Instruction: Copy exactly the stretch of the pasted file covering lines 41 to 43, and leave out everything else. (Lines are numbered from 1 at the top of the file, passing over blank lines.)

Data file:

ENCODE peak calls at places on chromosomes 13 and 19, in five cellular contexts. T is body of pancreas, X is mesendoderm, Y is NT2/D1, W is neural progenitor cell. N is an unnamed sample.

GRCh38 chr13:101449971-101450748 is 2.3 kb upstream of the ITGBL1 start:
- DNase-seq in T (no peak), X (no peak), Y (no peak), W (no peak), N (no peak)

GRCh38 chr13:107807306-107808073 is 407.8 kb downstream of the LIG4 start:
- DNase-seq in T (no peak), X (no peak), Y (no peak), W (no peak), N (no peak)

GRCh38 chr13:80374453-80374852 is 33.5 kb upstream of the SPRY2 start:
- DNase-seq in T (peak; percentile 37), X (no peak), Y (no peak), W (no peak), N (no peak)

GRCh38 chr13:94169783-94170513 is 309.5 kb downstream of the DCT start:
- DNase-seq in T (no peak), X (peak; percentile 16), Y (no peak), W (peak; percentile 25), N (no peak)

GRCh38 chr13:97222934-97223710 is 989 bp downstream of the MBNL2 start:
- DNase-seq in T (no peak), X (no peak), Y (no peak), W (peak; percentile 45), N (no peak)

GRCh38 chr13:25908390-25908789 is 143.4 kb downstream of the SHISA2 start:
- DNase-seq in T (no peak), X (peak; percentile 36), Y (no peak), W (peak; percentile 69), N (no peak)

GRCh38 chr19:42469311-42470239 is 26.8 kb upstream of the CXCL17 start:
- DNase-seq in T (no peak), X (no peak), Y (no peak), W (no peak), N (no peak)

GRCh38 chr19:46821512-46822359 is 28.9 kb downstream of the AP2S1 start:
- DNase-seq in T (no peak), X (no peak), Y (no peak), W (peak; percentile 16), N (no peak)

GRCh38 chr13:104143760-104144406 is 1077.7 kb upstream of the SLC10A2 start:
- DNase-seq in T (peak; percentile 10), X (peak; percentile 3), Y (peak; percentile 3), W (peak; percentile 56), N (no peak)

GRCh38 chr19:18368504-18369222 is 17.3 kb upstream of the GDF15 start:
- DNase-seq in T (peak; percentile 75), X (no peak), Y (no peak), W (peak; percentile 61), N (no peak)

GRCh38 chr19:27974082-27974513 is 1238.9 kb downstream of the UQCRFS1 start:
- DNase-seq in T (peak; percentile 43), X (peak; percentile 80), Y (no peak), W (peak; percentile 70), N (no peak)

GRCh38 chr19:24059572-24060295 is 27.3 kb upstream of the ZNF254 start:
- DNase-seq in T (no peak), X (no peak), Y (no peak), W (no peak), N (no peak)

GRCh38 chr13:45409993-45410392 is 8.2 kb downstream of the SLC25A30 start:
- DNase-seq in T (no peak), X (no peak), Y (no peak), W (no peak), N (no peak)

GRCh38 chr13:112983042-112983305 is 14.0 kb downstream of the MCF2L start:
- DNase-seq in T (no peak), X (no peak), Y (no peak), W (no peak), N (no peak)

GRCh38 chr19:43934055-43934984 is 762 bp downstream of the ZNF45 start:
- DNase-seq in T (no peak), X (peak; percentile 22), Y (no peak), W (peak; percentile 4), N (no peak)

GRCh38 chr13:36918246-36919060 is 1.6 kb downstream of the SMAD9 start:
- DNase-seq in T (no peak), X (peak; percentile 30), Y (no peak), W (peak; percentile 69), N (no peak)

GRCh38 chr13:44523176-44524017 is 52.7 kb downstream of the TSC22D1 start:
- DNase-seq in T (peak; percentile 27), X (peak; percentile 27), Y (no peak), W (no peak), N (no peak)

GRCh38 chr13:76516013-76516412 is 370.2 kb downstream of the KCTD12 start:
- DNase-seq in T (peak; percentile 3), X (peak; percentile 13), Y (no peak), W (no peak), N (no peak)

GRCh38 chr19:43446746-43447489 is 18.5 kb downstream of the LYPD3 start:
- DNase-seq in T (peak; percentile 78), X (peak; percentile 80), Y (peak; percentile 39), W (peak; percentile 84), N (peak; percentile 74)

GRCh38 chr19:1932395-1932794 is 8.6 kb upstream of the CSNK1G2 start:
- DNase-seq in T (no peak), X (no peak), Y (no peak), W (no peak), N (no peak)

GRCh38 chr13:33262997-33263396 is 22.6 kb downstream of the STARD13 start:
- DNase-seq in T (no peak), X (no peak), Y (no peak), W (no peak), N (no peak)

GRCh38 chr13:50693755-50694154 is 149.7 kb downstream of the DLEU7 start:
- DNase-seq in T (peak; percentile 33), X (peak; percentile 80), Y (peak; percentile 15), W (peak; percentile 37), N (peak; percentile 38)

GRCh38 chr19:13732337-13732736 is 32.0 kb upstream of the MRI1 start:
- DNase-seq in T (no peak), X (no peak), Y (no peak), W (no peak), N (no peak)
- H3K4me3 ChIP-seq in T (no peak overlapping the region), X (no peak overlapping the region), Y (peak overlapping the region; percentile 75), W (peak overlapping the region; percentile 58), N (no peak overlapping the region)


- DNase-seq in T (no peak), X (no peak), Y (no peak), W (no peak), N (no peak)

GRCh38 chr13:33262997-33263396 is 22.6 kb downstream of the STARD13 start:
- DNase-seq in T (no peak), X (no peak), Y (no peak), W (no peak), N (no peak)